Vertically integrated building material suppliers, on the other hand, do much better: Weyerhauser earns around 20-25% gross margin depending on the year; Home Depot has over 30% gross margins. And Simpson is at over 45% gross margin.
Developers also do much better - large builders like Lennar Homes and Pulte earn over 20% gross margins; Prologis, a developer and manager of industrial real estate like distribution centers, earns over 70% gross margins and 30% net margins.
You can imagine a new player trying to integrate the modular portion of the industry (ie: the actual construction) by using new technology or by achieving returns to scale that results in a better, cheaper product. In this version of the value chain, it’s the building material suppliers and developers that get commoditized: the large, vertically integrated builder can squeeze suppliers, much like Amazon or Walmart does. And it can offer a turn-key product that lowers the barrier to entry for developers, fostering competition between them. This is essentially what Katerra tried to do:
Katerra was often criticized for leaving money on the table by not taking on the developer role; this perhaps sheds some light on why they didn’t. Why bother taking on the labor intensive, difficult-to-scale part of the industry if you can force someone else to do it while sucking up all their profit?
Design Bid Build vs Design Build
Of course, Design Bid Build isn’t the only kind of project delivery method. Another common method of project delivery is Design Build. Under Design Build, instead of two contracts, the owner has a single contract with a firm that handles both the design and the construction (sometimes the firm is a highly vertically integrated design-builder, sometimes it’s a sort of contractual shell that uses the same contractors and designers that might typically be on a design-bid-build project).
Design Build has many strengths - the single contract is simpler, and can shield the owner from some of the risk during construction. Close integration between the designer and the builder can help resolve coordination problems, reduce errors, and speed up construction time. So where do we see this method used?
The previous dynamic suggests we should see more integrated construction as buildings get more complex. Complex buildings tend to have customers that care more about performance (since the complexity arises from the extra features and systems that the customer wants). And as building complexity increases, the costs of verifying construction has been done correctly rise SLOWER than the potential savings from coordinating - the costs of verifying rise linearly with the number of building elements, whereas the savings from coordinating rise with the square of number of building elements (since each new element needs to be coordinated with every existing element). So as buildings get more complex, the benefits of having the architect as the owner’s agent actually go down - the benefits of designers and builders closely collaborating outweigh the savings from not needing to do your own verification (or hire a third party).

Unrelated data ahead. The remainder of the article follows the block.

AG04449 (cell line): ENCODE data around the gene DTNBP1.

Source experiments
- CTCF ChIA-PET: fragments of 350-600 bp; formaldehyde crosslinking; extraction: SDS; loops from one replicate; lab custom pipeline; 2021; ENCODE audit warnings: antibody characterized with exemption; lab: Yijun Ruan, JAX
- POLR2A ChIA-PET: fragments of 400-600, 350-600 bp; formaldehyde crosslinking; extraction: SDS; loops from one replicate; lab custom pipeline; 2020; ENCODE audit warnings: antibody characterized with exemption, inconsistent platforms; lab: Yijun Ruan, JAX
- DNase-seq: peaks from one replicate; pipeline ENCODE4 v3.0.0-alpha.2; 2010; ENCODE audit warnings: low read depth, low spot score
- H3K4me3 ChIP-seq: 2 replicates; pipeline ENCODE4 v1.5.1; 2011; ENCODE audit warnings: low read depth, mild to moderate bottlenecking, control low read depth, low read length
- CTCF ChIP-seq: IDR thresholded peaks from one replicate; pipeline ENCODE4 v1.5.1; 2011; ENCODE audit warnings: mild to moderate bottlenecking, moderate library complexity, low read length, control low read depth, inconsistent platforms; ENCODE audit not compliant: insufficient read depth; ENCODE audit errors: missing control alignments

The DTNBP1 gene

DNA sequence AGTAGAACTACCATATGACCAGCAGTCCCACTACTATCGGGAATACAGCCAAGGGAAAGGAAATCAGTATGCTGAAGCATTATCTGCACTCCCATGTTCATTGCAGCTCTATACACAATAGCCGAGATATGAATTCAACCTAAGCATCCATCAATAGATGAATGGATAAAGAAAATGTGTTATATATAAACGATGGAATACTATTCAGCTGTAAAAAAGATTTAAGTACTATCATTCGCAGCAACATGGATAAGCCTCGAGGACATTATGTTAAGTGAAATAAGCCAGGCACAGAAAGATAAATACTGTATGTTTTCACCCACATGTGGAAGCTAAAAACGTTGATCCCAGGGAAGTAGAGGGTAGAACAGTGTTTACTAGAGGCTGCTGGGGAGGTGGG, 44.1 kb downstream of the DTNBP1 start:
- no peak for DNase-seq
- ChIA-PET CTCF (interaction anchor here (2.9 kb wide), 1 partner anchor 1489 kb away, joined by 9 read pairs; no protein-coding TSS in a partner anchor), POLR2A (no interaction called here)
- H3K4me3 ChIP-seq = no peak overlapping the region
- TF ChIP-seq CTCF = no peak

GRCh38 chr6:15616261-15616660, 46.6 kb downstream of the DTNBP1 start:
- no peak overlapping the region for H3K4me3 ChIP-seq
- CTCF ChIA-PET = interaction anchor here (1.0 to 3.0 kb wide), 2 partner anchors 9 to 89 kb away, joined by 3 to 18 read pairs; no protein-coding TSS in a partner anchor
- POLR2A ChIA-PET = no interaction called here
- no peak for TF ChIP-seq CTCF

And in fact, this is what we see - larger, more complex projects make much higher use of design build:
The larger and more complex your project gets, the more common it is to see design build as a delivery method. On the other hand, the simpler your building is, the more you see commodified, interchangeable builders and contractors. Typical residential construction, which uses time-tested materials and methods, is largely characterized by this. The sorts of residential construction where high-end performance is required, such as with high-end environmental and energy performance, tends to see more vertically integrated builders such as Bensonwood, New Frameworks, or Plant Prefab.
So, to sum up:
Much of construction is delivered via design-bid-build, where design and construction are handled by separate firms
The specific arrangement of the architect being separate from the builder is due to the architect’s status as the owners agent, and is a way for the owner to verify the construction services are being performed correctly.
More generally, the separation of design and construction reflects an industry not driven by high-performing products developed by vertically integrated, but one flexible products built using “modular” components and services. Design and construction are more integrated in areas where building performance is more important, such as large complex projects or with high performing green builders.
“Modular” parts of the industry tend to operate with low profit margins, and tend to be adjacent to higher profit, more vertically integrated parts of the value chain, such as large building product suppliers or large property developers.
 - As always, it’s often more complicated than this - for instance, sometimes the contractor and customer are the same person (such as developers that do their own general contracting).
 - This rule was also likely an attempt to avoid being commoditized by builders.
 - Building construction may seem slow, but viewed through the lens of product development, it comes off much better: very few products are brought to market as fast as a building can be planned, designed, and built.